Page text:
Family takes us as we are, often broken and insecure, and loves us unconditionally. To them we are perfect. Friends come and go over the course of a lifetime but family never fades. There’s no stronger bond.
*This video cover of The Black Keys’ “Everlasting Light” was shot using my brother’s iPhone 4S and Nexvio’s 8mm app during a family party at my grandparents’ home last weekend.
The web is a reflection of self. It’s a mirror showing us what we want to see. It’s not biased – we are. So why are people worried the internet is rotting their brain? If anything, they should be worried about themselves.
Understand that technology is agnostic
Jeff Jarvis, author of Public Parts, a book on technology’s role in shaping our ideas on what constitutes public and private spheres, states that “technology is agnostic.” As far as the internet is concerned, it’s all ones and zeros. It doesn’t matter if you use the internet to search for pornography, chat with friends on Facebook, or use it to brush up on the history and significance of Picasso’s Guernicia on Kahn Academy. It’s all the same to your internet browser. Like liquid filling a mold, the internet becomes what you want it to be. It takes the shape of what defines it.
Life’s fast, reading isn’t
I’ll try to keep this short. This very statement is the issue at hand. The fact that you’re reading this may make you a minority. This is text that I am typing, it’s slow and demands that we delve into our scary, infinite minds. As we seemingly move from an age of limited information to one of information overload, scarcity is not a concern anymore. The problem is surplus. Which raises the question, how can we responsibly know what to consume versus overlook?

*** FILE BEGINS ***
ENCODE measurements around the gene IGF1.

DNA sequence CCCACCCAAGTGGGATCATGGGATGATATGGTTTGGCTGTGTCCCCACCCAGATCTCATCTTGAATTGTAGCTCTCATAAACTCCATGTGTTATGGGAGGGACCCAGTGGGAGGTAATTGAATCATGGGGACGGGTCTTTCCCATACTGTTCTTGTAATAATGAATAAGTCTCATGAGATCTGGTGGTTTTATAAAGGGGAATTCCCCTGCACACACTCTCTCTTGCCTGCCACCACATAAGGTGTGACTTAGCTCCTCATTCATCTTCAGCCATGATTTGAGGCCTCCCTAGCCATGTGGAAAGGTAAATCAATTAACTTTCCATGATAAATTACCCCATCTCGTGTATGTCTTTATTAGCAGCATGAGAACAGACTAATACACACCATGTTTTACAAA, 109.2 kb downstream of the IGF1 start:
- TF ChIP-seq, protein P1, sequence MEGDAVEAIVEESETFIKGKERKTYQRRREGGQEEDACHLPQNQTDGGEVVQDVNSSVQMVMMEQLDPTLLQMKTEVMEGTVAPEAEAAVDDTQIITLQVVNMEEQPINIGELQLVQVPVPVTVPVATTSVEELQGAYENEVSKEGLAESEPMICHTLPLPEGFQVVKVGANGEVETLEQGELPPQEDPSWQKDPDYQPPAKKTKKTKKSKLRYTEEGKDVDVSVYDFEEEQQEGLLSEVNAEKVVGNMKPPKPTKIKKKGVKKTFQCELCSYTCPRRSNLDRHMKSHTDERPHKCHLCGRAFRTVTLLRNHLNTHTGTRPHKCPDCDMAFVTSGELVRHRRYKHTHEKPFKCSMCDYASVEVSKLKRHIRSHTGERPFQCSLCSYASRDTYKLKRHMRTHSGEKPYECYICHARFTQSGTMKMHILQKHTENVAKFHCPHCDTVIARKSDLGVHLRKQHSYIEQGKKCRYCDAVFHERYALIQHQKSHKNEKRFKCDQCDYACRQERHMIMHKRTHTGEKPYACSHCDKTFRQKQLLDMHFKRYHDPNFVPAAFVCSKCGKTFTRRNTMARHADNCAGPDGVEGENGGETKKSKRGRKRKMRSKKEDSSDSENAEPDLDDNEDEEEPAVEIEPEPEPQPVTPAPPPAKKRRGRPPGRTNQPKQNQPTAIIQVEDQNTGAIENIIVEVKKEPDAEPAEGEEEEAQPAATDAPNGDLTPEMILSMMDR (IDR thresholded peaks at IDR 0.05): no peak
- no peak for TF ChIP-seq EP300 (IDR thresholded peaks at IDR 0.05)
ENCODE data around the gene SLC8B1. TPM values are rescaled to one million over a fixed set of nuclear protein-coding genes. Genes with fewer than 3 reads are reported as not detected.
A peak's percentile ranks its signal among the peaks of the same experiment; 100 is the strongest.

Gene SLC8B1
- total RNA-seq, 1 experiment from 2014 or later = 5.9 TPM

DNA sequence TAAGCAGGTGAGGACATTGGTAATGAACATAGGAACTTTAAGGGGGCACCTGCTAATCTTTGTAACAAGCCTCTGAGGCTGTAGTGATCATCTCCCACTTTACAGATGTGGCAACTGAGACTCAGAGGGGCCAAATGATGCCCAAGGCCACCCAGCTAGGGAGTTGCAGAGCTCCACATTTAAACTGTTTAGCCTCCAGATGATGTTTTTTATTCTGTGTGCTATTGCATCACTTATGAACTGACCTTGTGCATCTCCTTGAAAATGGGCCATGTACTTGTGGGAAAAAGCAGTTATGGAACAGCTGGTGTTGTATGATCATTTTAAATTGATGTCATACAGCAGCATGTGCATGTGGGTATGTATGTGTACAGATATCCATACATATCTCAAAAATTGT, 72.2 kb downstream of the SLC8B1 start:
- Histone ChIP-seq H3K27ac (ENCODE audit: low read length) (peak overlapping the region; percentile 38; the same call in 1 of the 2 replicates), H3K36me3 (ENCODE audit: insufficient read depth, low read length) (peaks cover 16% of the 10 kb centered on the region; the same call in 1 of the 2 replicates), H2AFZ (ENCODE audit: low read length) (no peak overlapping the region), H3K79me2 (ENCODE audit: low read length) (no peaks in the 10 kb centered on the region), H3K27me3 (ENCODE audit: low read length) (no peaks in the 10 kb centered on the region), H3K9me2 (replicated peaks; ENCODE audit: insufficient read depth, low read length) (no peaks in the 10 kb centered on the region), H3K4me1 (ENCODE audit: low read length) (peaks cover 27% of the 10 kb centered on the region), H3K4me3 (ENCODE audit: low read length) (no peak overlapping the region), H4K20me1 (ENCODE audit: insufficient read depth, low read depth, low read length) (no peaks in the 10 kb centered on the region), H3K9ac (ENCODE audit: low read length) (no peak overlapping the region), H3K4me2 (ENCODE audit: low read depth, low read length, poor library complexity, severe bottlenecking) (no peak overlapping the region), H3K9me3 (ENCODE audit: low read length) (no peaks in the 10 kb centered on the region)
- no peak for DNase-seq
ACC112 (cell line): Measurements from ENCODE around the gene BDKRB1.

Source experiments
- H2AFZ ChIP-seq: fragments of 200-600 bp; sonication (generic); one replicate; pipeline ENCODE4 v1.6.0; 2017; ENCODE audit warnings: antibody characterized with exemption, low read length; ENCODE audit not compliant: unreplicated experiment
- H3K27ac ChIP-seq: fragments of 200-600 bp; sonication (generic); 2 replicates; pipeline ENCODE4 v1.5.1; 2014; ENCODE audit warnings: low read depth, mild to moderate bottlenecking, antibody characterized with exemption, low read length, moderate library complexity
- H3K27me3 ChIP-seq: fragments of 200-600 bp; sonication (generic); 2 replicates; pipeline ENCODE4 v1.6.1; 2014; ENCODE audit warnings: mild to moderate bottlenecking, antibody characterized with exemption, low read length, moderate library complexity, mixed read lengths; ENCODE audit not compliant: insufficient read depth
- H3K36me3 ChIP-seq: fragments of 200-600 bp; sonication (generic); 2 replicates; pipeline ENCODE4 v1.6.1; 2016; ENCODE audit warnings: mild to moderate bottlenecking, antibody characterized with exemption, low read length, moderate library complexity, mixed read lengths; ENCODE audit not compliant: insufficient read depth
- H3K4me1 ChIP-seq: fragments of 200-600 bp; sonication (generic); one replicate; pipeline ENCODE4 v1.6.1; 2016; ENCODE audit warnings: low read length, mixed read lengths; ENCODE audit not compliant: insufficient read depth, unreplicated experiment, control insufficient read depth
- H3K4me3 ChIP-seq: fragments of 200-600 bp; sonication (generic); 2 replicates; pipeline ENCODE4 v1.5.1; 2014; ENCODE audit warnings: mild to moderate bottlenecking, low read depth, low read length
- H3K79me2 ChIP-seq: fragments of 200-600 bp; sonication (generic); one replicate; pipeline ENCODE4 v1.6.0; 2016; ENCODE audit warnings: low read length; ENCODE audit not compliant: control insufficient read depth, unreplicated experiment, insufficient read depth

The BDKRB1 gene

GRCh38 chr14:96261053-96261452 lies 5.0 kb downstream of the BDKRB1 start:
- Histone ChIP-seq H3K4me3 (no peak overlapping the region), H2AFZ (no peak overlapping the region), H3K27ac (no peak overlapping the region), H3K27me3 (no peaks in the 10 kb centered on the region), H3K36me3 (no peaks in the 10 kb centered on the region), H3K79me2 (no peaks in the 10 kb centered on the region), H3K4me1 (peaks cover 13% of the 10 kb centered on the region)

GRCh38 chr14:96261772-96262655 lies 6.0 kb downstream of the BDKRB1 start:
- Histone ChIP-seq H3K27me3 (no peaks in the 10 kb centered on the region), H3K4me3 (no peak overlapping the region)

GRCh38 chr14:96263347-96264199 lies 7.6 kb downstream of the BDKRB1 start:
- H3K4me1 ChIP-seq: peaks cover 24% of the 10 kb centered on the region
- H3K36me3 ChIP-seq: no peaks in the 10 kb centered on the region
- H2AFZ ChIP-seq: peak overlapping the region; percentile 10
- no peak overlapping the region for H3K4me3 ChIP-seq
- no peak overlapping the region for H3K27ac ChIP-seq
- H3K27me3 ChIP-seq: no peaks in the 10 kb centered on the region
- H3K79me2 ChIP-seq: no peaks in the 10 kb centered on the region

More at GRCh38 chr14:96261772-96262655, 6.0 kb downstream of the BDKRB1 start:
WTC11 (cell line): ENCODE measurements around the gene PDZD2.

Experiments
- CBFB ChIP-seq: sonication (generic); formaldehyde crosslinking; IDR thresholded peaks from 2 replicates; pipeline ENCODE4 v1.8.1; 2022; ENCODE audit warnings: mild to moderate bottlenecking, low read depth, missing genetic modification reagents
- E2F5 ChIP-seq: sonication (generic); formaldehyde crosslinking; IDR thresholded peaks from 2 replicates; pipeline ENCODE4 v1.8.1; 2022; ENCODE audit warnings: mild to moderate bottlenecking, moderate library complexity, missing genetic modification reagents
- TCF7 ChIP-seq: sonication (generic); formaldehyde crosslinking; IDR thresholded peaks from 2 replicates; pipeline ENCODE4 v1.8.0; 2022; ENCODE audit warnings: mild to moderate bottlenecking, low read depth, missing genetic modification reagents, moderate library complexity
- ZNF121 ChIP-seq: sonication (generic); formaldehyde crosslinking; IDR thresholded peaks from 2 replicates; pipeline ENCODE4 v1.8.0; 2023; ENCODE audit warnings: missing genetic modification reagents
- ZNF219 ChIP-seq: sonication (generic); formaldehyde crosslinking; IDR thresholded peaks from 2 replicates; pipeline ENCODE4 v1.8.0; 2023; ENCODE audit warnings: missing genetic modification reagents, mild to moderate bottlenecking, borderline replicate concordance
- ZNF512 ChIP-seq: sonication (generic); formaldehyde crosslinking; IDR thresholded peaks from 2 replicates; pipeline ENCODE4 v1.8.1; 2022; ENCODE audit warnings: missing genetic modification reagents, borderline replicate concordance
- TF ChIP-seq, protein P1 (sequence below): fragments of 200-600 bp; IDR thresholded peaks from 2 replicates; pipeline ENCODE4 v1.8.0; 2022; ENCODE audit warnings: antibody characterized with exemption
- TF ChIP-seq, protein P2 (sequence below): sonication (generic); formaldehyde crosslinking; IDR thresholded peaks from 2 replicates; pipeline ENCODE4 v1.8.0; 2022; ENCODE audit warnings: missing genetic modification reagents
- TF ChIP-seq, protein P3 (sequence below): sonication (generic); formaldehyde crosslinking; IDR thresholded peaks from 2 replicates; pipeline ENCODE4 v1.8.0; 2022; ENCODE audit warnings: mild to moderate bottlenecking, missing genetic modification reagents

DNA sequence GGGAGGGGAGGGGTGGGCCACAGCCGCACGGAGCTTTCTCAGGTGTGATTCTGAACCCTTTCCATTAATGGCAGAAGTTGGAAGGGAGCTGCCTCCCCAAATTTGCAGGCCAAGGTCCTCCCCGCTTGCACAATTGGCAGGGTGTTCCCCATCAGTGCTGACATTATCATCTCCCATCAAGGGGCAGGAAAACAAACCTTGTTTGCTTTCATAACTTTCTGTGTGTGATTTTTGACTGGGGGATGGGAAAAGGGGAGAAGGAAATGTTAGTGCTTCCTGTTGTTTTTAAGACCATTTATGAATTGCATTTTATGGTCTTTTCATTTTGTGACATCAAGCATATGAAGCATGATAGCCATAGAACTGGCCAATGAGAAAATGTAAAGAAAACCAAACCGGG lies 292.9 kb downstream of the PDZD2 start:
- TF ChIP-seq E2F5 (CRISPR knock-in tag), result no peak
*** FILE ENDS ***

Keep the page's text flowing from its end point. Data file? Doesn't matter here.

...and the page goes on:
Loyalty as it stands
As a species, our loyalties had shifted from the tribe to the local village, from organized religion to the great nation state. As national boundaries blur, economies mix, and identities splinter, our loyalties are changing as well. Though still very dominant, nationalism is weakening. With the extreme growth of multinational entities like the UN, EU, and some corporations, we’re seeing a shift in loyalty not restrained by physical boarders but ones of ideology. As the idea of membership becomes more fluid and access trumps ownership, where will our loyalties lie in the future?
What will this shift mean?
How have the recent Arab Spring and the Occupy movements help usher in this new sense of loyalty and community? Where will power and authority be maintained within this splintering and simultaneously blurring world? As we create new spaces for people and ideas to inhabit, we must be conscience of how it affects loyalty.
Here’s an original song that my brother and I recorded the other day. Haven’t done something like this in a while so I am pretty pleased with how it all turned out. Would love to know your thoughts. Enjoy :)
Globalism & Tribalism: Two Forces At Work
Lately I have been fascinated with the idea of two opposing forces going toe to toe. I can’t help but to think of Newton’s 3rd law of motion stating that for every action there is an opposite yet equal reaction. That all the energy in the world is already out there looking to be converted into another means. This brings me to the concept of globalism and it’s opposite, yet equal, force tribalism. In a nut shell it basically states that as the world is constantly getting smaller (globalism) the world is in fact getting larger (tribalism). Through globalization, there is an active blurring of boundaries yet our world seems to constantly be splintering into smaller and smaller categories. The world is a mass of niches which we can constantly subdivide.